Tuesday, January 20, 2015
"I signed on to battle Groo! Why do I keep having these urges to do away with myself?"
When you're recognized for skills in combat, people go out of their way to avoid you. They fear the combat as a direct influence on their longevity. It's not that often that people avoid you because they're scared of what disaster you'll bring along. In Dark Horse Comics, Groo: Friends and Family #1 brings a character rife with problems. The issue is written by Mark Evanier, illustrated by Sergio Aragonés and colored by Tom Luth.
Each month of this yearlong series, Groo and his faithful pooch, Rufferto, encounter a different acquaintance--or enemy--with the usual dire consequences. In Groo: Friends and Family #1, Groo crosses paths with Captain Ahax, the seaman with the world record for most ships sunk by the all-time stupidest character in comics.
To say that Groo defines the idiom "best-laid plans of mice and men oft go astray" is an understatement. He's a character who everyone fears for many of the wrong reasons, most of which surround his propensity for calamity. Evanier does a great job reiterating this to the reader, presenting every new character in utter fear of any and all bad luck Groo will bring upon them. The plot behind the first issue is actually pretty intriguing, as it taps into the expectation that Groo will cause destruction and it can be profited from. Tempting fate is always a tricky proposition though and it turns out that Evanier has some rather humorous consequences in store for those who take part.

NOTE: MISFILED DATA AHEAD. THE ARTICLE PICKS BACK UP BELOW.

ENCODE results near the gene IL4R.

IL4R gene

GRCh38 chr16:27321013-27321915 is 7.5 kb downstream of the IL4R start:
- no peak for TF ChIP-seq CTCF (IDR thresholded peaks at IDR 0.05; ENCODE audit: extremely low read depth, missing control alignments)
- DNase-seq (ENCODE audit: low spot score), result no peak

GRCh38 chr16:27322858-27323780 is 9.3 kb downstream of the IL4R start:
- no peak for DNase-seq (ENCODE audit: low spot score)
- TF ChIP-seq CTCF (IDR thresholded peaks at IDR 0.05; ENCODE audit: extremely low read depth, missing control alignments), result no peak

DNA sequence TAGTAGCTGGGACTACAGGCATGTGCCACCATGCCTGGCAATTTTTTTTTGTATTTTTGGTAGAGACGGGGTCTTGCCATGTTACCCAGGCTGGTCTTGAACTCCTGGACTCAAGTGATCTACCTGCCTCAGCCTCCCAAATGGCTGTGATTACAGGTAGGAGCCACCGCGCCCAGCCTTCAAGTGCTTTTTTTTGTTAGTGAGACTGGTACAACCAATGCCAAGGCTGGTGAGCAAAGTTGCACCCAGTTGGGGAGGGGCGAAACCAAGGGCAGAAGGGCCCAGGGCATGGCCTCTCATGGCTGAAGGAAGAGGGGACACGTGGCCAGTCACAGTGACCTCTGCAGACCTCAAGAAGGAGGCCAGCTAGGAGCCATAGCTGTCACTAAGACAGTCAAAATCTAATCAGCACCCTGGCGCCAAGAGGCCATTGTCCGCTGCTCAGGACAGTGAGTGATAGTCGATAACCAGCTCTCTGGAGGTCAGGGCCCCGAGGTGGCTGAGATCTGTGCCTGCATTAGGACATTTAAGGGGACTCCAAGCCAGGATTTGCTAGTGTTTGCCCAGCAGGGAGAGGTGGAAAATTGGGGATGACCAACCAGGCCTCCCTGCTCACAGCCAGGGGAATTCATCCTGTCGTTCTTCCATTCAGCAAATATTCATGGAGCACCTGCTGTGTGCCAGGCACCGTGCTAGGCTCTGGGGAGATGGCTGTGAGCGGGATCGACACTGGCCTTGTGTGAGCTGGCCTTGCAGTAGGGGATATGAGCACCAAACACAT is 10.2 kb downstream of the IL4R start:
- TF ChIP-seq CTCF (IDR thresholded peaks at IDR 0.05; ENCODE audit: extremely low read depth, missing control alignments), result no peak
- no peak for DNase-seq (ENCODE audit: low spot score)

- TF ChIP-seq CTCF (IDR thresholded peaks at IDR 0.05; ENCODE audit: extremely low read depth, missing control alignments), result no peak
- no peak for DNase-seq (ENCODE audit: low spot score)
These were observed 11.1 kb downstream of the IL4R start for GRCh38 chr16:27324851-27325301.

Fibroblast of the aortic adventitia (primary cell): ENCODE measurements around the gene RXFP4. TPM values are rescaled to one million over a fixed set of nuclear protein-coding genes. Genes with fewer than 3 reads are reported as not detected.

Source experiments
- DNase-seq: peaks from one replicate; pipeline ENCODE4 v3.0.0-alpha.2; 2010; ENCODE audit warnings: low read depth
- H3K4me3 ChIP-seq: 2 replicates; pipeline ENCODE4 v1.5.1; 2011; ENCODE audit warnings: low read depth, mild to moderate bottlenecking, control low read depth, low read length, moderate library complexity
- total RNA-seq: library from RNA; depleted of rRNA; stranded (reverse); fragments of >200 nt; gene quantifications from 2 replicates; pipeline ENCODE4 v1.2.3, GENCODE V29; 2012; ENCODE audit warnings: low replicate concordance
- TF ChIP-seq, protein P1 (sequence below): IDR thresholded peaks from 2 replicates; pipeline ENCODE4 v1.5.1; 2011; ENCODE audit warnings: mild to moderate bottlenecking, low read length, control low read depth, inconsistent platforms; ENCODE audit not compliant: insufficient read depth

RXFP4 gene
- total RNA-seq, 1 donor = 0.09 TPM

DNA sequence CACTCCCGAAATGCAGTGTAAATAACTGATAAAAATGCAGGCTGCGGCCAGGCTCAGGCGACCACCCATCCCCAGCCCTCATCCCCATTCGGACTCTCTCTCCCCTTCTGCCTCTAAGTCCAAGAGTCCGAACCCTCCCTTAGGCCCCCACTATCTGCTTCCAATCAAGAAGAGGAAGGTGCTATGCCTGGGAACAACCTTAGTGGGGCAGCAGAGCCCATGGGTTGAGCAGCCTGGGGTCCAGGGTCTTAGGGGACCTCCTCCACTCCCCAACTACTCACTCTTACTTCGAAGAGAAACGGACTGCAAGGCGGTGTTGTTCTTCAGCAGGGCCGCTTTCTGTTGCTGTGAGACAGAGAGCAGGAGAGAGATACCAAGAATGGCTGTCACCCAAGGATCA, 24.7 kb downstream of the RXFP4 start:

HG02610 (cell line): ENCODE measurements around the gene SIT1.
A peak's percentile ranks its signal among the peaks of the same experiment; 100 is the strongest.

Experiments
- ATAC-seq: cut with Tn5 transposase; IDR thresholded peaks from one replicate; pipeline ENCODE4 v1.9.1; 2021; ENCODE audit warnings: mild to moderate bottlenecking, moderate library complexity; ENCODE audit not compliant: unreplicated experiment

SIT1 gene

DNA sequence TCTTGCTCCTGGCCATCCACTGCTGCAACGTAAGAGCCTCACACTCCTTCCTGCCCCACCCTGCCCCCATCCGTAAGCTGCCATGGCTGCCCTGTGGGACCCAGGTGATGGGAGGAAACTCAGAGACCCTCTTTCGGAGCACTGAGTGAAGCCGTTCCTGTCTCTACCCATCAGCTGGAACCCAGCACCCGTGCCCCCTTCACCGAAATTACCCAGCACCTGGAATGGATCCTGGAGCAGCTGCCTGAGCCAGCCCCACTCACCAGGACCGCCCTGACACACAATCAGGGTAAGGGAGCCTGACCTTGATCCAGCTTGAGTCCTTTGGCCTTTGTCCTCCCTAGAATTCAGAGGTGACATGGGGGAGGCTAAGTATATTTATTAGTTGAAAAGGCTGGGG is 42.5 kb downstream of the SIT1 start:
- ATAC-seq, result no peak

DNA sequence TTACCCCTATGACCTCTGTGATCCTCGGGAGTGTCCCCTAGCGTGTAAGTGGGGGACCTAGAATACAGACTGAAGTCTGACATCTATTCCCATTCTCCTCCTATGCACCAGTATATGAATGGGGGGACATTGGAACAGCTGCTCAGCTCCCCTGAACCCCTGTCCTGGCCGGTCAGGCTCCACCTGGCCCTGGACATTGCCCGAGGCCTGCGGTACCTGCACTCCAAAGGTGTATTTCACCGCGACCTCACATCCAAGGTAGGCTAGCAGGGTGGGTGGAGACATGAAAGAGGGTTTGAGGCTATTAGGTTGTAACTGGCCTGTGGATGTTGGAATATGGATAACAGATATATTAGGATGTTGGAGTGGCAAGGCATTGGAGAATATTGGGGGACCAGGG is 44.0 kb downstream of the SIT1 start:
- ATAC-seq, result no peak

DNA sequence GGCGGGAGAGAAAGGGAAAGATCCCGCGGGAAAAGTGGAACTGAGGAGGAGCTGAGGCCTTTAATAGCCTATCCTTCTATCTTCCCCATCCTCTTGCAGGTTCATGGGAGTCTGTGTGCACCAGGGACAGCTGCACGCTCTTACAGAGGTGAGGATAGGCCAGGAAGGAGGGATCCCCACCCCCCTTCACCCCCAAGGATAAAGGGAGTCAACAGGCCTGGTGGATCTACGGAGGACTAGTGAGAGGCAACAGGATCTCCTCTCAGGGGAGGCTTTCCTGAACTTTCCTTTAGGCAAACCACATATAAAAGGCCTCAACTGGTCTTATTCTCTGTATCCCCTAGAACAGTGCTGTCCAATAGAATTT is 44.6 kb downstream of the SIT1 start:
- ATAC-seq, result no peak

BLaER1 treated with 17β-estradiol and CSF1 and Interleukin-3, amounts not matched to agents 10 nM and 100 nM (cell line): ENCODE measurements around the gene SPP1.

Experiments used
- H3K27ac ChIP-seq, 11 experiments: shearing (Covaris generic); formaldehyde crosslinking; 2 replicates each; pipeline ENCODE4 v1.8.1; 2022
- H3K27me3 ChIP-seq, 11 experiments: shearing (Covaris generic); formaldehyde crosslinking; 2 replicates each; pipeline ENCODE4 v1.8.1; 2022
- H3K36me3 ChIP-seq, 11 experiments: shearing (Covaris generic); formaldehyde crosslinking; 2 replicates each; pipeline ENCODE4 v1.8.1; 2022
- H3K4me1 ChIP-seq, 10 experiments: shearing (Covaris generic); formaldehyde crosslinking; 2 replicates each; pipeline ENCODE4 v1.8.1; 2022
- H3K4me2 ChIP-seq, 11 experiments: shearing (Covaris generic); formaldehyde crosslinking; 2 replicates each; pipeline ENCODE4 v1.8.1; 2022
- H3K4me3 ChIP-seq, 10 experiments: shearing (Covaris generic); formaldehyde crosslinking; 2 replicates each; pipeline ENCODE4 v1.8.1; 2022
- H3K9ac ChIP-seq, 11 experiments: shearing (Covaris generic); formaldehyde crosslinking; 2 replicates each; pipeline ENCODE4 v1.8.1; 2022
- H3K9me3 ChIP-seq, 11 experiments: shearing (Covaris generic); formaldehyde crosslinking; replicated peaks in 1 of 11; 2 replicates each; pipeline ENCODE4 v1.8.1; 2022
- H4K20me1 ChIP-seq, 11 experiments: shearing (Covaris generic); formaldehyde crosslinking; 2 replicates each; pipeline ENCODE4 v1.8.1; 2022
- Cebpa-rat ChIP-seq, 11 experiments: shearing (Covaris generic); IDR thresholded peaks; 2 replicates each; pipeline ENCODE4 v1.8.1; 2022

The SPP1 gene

One of the biggest charms of Groo: Friends and Family #1 is the newspaper strip sensibility of the art style. Aragonés infuses the book with a style that's cartoonish and intricate in its own right. Each scene is full of detail, with every panel delivered as if it's teeming with action. Aragonés exaggerates the facial expressions of all the characters in a way that increases the comedy. And Luth's colors stand out further due to the empty gutters, with the green shirt of Ahax contrasting well with Groo's sharp orange in a bold fashion.
Groo: Friends and Family #1 is entertaining and amusing. Groo is a walking disaster, so much so that his reputation does more to protect him than he perceived combat ability. Evanier keeps things light and maintains the major plot points without delving too deeply in the minutia. Aragonés gives the book the equally adventurous look to it that reminds the reader there is comedy in watching lives get destroyed by one man's ineptitude. Groo: Friends and Family #1 is a lot of fun to read and doesn't take itself too seriously, promising to the be the start of a series that's likely to be just as entertaining.
Groo: Friends and Family #1 is in stores January 21 with interiors below.